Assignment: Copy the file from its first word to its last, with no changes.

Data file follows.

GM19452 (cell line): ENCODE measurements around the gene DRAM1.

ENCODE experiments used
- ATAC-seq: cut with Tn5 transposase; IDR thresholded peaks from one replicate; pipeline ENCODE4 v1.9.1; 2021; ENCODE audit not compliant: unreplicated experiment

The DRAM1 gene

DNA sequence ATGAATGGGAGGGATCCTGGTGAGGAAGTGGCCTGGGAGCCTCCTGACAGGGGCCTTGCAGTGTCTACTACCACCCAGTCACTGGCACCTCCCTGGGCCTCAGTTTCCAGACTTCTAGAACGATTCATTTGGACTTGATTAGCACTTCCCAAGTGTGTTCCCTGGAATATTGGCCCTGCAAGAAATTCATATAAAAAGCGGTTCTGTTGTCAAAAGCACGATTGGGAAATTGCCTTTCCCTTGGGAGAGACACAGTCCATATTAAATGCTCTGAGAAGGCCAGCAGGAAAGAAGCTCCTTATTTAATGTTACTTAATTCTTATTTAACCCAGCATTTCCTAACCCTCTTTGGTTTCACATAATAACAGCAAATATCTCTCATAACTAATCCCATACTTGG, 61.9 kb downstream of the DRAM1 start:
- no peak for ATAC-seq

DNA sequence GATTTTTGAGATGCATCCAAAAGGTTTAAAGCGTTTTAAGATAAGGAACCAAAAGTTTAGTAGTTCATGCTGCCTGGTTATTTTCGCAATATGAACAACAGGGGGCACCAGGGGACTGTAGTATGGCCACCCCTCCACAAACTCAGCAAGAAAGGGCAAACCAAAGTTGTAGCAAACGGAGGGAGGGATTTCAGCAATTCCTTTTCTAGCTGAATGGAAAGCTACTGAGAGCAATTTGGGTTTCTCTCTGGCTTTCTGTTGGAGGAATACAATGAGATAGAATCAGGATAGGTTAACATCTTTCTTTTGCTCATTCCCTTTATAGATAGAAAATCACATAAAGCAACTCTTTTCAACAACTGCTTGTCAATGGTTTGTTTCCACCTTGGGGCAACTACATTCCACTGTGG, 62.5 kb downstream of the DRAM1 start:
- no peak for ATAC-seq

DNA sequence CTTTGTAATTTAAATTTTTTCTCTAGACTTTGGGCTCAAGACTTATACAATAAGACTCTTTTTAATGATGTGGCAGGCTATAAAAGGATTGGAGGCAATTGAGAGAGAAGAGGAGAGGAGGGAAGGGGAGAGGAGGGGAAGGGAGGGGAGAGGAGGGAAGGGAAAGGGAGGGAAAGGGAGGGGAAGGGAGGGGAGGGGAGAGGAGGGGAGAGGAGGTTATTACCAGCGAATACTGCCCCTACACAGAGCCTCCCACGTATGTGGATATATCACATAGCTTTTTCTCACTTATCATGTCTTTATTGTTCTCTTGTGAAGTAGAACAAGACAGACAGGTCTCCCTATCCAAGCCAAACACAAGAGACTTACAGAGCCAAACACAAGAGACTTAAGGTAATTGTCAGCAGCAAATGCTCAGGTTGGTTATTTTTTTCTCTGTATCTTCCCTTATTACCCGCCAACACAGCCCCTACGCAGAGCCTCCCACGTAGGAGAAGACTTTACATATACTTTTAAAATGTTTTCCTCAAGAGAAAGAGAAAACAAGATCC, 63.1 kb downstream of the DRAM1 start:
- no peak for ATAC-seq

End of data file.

GM19452 (cell line): ENCODE measurements around the gene DRAM1.

ENCODE experiments used
- ATAC-seq: cut with Tn5 transposase; IDR thresholded peaks from one replicate; pipeline ENCODE4 v1.9.1; 2021; ENCODE audit not compliant: unreplicated experiment

The DRAM1 gene

DNA sequence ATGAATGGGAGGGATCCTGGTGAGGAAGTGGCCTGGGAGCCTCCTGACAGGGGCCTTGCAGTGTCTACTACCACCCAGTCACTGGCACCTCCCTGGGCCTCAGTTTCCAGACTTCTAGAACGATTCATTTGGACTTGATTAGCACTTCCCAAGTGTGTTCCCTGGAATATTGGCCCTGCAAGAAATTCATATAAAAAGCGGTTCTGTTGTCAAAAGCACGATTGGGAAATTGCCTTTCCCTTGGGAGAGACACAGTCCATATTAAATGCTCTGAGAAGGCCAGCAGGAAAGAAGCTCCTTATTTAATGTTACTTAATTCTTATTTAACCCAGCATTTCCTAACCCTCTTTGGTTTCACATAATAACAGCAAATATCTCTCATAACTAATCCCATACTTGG, 61.9 kb downstream of the DRAM1 start:
- no peak for ATAC-seq

DNA sequence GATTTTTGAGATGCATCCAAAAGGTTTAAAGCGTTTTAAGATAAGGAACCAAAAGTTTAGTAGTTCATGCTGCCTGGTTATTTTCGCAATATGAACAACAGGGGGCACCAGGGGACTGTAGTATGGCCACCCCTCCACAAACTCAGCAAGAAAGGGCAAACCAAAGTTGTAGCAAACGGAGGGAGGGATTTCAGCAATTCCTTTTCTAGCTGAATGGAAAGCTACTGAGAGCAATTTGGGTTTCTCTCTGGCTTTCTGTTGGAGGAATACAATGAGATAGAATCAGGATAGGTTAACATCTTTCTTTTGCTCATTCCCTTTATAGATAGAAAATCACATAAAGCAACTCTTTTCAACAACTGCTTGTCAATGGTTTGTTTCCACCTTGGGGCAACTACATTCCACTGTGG, 62.5 kb downstream of the DRAM1 start:
- no peak for ATAC-seq

DNA sequence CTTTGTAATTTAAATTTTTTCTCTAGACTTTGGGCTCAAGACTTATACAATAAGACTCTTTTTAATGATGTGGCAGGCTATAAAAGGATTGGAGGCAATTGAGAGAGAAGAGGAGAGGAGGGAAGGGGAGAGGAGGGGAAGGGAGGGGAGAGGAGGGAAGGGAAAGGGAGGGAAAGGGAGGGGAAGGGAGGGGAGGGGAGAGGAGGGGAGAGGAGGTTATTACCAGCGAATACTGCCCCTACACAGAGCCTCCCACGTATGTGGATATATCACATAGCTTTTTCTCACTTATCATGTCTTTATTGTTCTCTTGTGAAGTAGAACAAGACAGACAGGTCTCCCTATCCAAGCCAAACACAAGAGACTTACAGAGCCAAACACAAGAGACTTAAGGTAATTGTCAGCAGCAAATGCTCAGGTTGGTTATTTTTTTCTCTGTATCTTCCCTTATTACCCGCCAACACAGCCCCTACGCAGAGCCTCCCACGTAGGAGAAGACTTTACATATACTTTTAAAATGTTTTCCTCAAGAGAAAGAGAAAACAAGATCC, 63.1 kb downstream of the DRAM1 start:
- no peak for ATAC-seq